bm216 My Mother’s Tradition of Rebellion and Challenge

by bicyclemark

My mother went to school at a time in Portugal where you weren’t supposed to question or challenge a very sexist, classist, and politically repressive nation. Yet throughout her education she took on one challenge after another, making it her tradition to fight against the rules and the limits placed upon her. This podcast is about that experience, in her own words, as we sat in our living room in Caldas da Rainha, Portugal, last week.

We discuss:
– Girls and School
– Access to schools
– Private and Public schools during the dictatorship
– Class and privledge
– Getting to school
– Gender inequality
– Challenging the norms
– University in Coimbra
– Secret activism against the fascist state
– Pamphlets
– Access to power
– Corruption

 

bm198 Zimbabwe Students Movement

by bicyclemark

Like much of the population in Zimbabwe, students are suffering a great deal at the hands of the government. Their struggle for human rights, academic freedom, justice, and representation is reaching out across borders and continents. In this podcast I sit down with Tendayi Lynnet Mudehwe, information and publicity secretary of ZINASU, the Zimbabwean National Students Union.

We Discuss:
– The circumstances for students in Zimbabwe
– Healthcare, Student Fee’s, and Rights
– Mugabe, who supports him?
– The goal of travelling to Europe
– The role of outside countries
– How close is change?
– The dangers that activists face

ZINASU Website
Clips used from SW Radio Africa

Resonating in my Ears

by bicyclemark

Working very very late on some upcoming podcasts, from Afghanistan, to Guinea, to Liberia.. there’s alot coming up.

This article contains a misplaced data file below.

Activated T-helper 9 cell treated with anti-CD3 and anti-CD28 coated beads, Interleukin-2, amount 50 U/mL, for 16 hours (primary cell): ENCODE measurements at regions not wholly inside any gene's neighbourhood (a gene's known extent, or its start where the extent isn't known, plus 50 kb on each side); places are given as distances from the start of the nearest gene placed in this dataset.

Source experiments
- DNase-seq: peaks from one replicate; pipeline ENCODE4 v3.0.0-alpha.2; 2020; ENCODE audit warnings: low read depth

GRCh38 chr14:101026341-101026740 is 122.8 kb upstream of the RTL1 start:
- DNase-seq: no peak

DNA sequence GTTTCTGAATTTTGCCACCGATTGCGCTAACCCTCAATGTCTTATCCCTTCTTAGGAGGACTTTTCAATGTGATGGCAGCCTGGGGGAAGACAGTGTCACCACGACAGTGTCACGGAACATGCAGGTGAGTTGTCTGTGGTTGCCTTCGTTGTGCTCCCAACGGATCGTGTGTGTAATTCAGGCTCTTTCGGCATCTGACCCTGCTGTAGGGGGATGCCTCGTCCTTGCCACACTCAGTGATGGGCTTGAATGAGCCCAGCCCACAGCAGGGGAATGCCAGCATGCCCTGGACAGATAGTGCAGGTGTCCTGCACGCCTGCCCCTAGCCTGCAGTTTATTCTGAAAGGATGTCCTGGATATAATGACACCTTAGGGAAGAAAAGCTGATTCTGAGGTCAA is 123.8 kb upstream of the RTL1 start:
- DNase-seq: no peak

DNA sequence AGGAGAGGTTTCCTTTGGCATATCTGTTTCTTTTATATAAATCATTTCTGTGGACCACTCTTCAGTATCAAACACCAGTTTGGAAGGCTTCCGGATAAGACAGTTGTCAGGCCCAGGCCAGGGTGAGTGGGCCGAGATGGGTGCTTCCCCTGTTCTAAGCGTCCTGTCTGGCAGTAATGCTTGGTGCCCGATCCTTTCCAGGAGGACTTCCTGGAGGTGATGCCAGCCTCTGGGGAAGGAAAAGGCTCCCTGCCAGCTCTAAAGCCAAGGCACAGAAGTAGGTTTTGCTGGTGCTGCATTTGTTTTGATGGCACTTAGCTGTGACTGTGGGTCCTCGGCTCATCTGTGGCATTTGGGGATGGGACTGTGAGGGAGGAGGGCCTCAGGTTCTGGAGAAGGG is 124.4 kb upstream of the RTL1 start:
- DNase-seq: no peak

But in the meantime, as I did my research for the day, which always includes almost 6 hours of podcasts daily, two in particular had me captivated and hitting rewind to hear words again.

The first was Ayaan Hirsi Ali, who most people in the Netherlands would be quite tired of hearing from, but in this case she appeared on WBUR Boston’s On Point, to discuss her new book and of course… the usual condemnation of islam. I must say, I don’t agree with her on many things, but I always tune in to interviews with her.. she has an interesting style and she handles debate quite well.
But in this particular program what is striking is her descriptions of both her and her brother being forcefully circumcized back in Somalia when she was a child. Each word of her sentences made me shutter. And even more captivating are the callers from around the US that call in to either condemn her.. or mostly to praise her in very strange ways.. including reminding her of how great it is to live in the US and having Jesus watching over her. AN INSTANT CLASSIC.

The other program that Ill never forget was Monday’s democracy now, featuring an interview with one of my hero’s and citizen journalist-colleague… Josh Wolf.. on the phone from prison. You should really hear what he has to say about what has happenned to him and the country. Among other things, it reminded me of how dangerous it is for individual… independent journalists making their own media without the backing of corporate or government forces, to do what I do within the United States. As far as Im concerned it could happen to me or any other of my wonderful friends out there doing our own reporting. Josh is an inspiration and a hero…. they should be learning about him in schools everywhere!